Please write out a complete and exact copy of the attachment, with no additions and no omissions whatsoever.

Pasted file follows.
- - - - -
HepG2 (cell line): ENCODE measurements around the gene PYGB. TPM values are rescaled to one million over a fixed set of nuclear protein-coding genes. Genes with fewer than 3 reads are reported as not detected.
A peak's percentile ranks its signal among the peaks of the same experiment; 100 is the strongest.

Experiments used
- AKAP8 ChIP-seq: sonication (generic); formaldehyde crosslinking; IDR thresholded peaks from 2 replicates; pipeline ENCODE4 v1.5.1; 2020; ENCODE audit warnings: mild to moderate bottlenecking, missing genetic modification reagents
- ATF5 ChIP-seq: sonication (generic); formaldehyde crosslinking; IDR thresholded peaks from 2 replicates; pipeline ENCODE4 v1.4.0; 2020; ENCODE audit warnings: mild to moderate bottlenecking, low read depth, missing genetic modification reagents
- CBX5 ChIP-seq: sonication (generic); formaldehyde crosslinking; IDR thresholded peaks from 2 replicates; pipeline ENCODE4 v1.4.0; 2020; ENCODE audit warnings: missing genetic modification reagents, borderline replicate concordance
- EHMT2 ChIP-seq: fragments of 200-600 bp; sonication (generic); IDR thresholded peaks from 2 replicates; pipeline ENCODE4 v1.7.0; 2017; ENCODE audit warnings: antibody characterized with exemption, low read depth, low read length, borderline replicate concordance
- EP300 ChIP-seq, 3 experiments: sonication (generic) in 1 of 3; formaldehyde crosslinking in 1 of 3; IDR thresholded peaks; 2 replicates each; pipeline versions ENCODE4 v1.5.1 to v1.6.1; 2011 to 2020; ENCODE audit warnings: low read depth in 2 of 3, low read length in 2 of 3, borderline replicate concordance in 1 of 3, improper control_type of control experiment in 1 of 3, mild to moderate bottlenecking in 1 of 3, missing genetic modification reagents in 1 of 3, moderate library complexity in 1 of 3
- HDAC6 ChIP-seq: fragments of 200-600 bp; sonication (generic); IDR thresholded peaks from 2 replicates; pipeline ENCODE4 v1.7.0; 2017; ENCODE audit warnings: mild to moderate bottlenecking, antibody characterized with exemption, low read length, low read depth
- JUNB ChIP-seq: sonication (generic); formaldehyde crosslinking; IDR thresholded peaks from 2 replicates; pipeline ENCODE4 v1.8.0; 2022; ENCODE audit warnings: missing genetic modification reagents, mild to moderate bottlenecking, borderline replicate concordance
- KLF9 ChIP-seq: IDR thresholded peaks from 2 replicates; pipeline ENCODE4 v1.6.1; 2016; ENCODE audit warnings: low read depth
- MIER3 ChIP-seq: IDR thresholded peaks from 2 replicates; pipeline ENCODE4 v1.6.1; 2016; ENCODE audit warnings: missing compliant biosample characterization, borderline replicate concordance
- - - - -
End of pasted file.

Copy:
HepG2 (cell line): ENCODE measurements around the gene PYGB. TPM values are rescaled to one million over a fixed set of nuclear protein-coding genes. Genes with fewer than 3 reads are reported as not detected.
A peak's percentile ranks its signal among the peaks of the same experiment; 100 is the strongest.

Experiments used
- AKAP8 ChIP-seq: sonication (generic); formaldehyde crosslinking; IDR thresholded peaks from 2 replicates; pipeline ENCODE4 v1.5.1; 2020; ENCODE audit warnings: mild to moderate bottlenecking, missing genetic modification reagents
- ATF5 ChIP-seq: sonication (generic); formaldehyde crosslinking; IDR thresholded peaks from 2 replicates; pipeline ENCODE4 v1.4.0; 2020; ENCODE audit warnings: mild to moderate bottlenecking, low read depth, missing genetic modification reagents
- CBX5 ChIP-seq: sonication (generic); formaldehyde crosslinking; IDR thresholded peaks from 2 replicates; pipeline ENCODE4 v1.4.0; 2020; ENCODE audit warnings: missing genetic modification reagents, borderline replicate concordance
- EHMT2 ChIP-seq: fragments of 200-600 bp; sonication (generic); IDR thresholded peaks from 2 replicates; pipeline ENCODE4 v1.7.0; 2017; ENCODE audit warnings: antibody characterized with exemption, low read depth, low read length, borderline replicate concordance
- EP300 ChIP-seq, 3 experiments: sonication (generic) in 1 of 3; formaldehyde crosslinking in 1 of 3; IDR thresholded peaks; 2 replicates each; pipeline versions ENCODE4 v1.5.1 to v1.6.1; 2011 to 2020; ENCODE audit warnings: low read depth in 2 of 3, low read length in 2 of 3, borderline replicate concordance in 1 of 3, improper control_type of control experiment in 1 of 3, mild to moderate bottlenecking in 1 of 3, missing genetic modification reagents in 1 of 3, moderate library complexity in 1 of 3
- HDAC6 ChIP-seq: fragments of 200-600 bp; sonication (generic); IDR thresholded peaks from 2 replicates; pipeline ENCODE4 v1.7.0; 2017; ENCODE audit warnings: mild to moderate bottlenecking, antibody characterized with exemption, low read length, low read depth
- JUNB ChIP-seq: sonication (generic); formaldehyde crosslinking; IDR thresholded peaks from 2 replicates; pipeline ENCODE4 v1.8.0; 2022; ENCODE audit warnings: missing genetic modification reagents, mild to moderate bottlenecking, borderline replicate concordance
- KLF9 ChIP-seq: IDR thresholded peaks from 2 replicates; pipeline ENCODE4 v1.6.1; 2016; ENCODE audit warnings: low read depth
- MIER3 ChIP-seq: IDR thresholded peaks from 2 replicates; pipeline ENCODE4 v1.6.1; 2016; ENCODE audit warnings: missing compliant biosample characterization, borderline replicate concordance